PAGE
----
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Trying to put Game 6 into words, or David Freese goes yard.

October 28, 2011

One of the main things I love about baseball – one of the things that makes baseball my favorite sport – is the fact that every team gets an equal amount of opportunities to win. If you’re down 31-16 in a football game with two minutes left, you’re pretty much screwed. Down 100-91 in a basketball game with a minute left? You’re out of luck usually. But down 7-4 in the eighth inning of Game 6 of the World Series? Nope. Down 7-5 with two outs, two strikes in the bottom of the ninth? Nope, not out of it. Down 9-7 in the bottom of the 10th, with two outs, two strikes? Not. At. All.

That’s what I love about baseball. The game can be all but over, but even the craziest and most unusual things can happen. In the bottom of the 10th – after tying the game in the bottom of the ninth and then giving up a two-run home run to Josh Hamilton in the top of the 10th – the Cardinals were all but left for dead. Daniel Descalso, who hit .190 against lefties this year, would face lefty Darren Oliver to lead off the 10th. He promptly singled. Jon Jay, who hadn’t reached base in the World Series until tonight’s eighth inning, singled against Oliver next. Jay’s average against lefties this year? .287, or worse than what he hit against righties.

Now out of position players, Tony LaRussa was forced to use Kyle Lohse to try and keep the game alive. Lohse almost bunted into a game-ending triple play (How fitting would that have been, to have the Cardinals’ season end on a triple play?), but fortunately Adrian Beltre over-ran the ball and Lohse successfully moved the runners over into scoring position. The rest, as they say, is history. A Ryan Theriot RBI groundout; an Albert Pujols intentional walk, which was at-best a debatable move by Ron Washington; and a game-tying single by Lance Berkman kept the Cardinals’ season alive, for at least nine more innings.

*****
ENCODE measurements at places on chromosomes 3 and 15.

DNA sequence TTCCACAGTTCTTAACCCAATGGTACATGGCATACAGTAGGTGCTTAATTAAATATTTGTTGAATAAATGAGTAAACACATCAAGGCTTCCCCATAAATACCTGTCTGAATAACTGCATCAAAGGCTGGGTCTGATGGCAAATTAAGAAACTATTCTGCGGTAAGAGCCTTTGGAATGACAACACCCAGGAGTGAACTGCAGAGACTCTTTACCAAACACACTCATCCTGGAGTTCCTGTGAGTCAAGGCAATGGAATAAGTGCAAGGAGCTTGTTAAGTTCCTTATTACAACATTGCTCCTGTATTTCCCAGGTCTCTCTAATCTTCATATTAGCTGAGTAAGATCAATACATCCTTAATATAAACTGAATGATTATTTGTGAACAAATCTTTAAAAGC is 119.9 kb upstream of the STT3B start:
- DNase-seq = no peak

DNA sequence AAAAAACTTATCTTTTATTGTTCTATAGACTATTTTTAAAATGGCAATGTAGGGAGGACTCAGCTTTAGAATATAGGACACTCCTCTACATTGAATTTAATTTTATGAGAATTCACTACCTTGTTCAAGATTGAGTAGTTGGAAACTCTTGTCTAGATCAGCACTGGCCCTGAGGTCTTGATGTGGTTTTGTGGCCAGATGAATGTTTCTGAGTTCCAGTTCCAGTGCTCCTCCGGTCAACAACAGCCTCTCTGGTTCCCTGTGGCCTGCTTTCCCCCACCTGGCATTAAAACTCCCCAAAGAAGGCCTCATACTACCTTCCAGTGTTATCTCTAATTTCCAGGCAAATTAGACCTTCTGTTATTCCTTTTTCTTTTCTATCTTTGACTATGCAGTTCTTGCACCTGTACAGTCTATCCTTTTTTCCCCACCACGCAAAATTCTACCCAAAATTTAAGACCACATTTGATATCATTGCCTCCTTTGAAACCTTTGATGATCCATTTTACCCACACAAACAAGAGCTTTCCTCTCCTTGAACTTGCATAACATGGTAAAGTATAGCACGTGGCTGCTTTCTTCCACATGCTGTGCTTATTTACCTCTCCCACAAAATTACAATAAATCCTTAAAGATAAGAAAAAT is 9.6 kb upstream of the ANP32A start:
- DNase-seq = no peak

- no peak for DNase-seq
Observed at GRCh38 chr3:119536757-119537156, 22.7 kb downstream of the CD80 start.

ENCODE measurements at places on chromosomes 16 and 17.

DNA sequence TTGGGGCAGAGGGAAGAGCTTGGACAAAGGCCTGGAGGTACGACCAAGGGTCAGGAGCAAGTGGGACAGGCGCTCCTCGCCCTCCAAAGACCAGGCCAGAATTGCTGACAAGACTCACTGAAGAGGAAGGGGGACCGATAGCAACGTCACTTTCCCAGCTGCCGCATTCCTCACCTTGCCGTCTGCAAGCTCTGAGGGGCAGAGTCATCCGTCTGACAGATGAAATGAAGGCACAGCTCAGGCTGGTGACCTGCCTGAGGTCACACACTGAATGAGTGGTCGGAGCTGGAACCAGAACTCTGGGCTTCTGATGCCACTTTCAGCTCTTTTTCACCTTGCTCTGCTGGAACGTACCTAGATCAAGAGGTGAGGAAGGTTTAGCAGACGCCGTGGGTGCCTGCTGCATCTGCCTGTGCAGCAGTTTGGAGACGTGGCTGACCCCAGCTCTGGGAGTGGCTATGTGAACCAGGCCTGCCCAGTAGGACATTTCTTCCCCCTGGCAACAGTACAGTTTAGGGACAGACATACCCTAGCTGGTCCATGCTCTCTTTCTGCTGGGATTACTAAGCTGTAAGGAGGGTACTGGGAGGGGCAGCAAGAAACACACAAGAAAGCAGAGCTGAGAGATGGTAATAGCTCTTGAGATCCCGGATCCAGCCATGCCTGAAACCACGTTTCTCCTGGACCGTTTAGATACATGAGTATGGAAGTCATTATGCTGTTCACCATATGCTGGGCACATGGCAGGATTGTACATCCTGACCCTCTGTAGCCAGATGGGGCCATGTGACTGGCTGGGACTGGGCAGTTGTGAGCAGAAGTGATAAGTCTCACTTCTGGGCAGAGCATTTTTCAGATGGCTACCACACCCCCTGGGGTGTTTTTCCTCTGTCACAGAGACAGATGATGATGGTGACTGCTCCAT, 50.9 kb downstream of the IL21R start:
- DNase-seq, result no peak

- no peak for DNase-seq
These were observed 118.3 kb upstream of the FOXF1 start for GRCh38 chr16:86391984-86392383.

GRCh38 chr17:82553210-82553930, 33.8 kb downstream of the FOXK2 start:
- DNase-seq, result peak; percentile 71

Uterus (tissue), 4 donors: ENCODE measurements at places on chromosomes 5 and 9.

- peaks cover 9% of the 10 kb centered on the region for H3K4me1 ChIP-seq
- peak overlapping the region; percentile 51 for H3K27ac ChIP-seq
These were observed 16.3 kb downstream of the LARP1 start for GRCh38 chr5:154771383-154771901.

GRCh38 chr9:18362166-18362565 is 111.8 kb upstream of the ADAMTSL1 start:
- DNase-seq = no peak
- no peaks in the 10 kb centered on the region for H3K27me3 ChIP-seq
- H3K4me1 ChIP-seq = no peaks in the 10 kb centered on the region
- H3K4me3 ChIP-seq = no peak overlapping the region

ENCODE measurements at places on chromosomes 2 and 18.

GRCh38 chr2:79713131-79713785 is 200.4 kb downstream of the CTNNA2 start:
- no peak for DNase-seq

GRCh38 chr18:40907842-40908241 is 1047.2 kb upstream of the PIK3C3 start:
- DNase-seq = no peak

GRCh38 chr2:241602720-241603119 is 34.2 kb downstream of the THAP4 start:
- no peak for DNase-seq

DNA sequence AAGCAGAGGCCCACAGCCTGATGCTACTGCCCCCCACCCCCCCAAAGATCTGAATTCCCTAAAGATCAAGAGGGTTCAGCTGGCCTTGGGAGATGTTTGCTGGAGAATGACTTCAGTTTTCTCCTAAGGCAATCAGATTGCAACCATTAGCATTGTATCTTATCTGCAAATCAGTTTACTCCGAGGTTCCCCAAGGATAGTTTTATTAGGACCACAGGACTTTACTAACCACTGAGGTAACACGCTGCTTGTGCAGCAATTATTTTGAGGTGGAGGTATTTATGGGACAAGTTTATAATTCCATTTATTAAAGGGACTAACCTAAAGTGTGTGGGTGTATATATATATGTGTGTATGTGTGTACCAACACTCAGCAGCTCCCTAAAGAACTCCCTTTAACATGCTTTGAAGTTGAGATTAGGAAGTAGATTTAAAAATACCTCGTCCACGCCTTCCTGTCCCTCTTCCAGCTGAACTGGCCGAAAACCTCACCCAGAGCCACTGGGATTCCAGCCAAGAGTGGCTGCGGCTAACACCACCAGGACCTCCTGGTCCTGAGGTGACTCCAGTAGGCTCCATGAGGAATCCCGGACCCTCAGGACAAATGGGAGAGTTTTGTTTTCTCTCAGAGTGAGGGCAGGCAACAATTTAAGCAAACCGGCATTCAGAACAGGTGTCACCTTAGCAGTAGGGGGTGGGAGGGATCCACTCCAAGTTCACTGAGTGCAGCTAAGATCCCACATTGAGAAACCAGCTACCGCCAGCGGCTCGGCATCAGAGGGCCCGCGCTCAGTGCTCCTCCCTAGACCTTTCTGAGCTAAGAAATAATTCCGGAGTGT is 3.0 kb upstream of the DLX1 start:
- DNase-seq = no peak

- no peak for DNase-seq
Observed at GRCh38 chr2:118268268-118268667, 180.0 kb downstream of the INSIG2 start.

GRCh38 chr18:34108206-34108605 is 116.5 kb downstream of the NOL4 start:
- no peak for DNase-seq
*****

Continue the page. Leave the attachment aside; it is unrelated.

There were so many ups and downs in this game, I still feel like I was on a roller coaster for the past five hours. My stomach is still turning over, I’m hungry and I’m tired. Dropped pop ups, bad base-running, an error on a sacrifice bunt – this game was brutal for the first several innings. But then it turned into a masterpiece.

The Cardinals scored six runs in the last four innings of Game 6, or as many as they had scored in every other game of the series save Game 3.. If Matt Holliday didn’t get picked off third base in the bottom of the sixth inning and injure his hand, which took him out of the game, the Cardinals probably don’t win becaues Allen Craig wouldn’t have been in the game to hit for Holliday when he hit his home run in the bottom of the eighth to bring the Cardinals within two runs.

The magic of baseball is that it’s not over until it’s all the way over. No deficit is too much to overcome. The Cardinals were down to their last strike and down two runs on two separate occasions, but the hometown, postseason hero David Freese kept his great postseason going. Freese now has 19 RBIs and 13 extra-base hits in 17 postseason games, including seven doubles, tonight’s game-tying and season-saving two-RBI triple, and tonight’s game-winning and season-saving solo 11th-inning home run.

In October heroes are made and legacies established. David Freese is a good major leaguer, but so far in this postseason, this October, he is a hero to his hometown of St. Louis and to the many St. Louis Cardinals fans who came along for this great ride, starting 27 days ago. I would’ve never guessed David Freese would be the newest addition to the St. Louis Cardinals’ list of postseason heroes – Gibson, McGee, Smith, Molina, Wainwright – but now he is, and I’m glad I was wrong. He prolonged his heroic October, the Cardinals’ season and the fans’ excitement for at least one more night, for at least nine more innings. That’s all we could’ve asked for tonight, to give us one more game, a winner-take-all Game 7, that for all of us will hopefully be as good as tonight’s, or heck, even half as good.

Right before Freese’s game-winning home run I asked my friend Trevor, “Freese go boomskie?”

Freese go boomskie.


From → MLB

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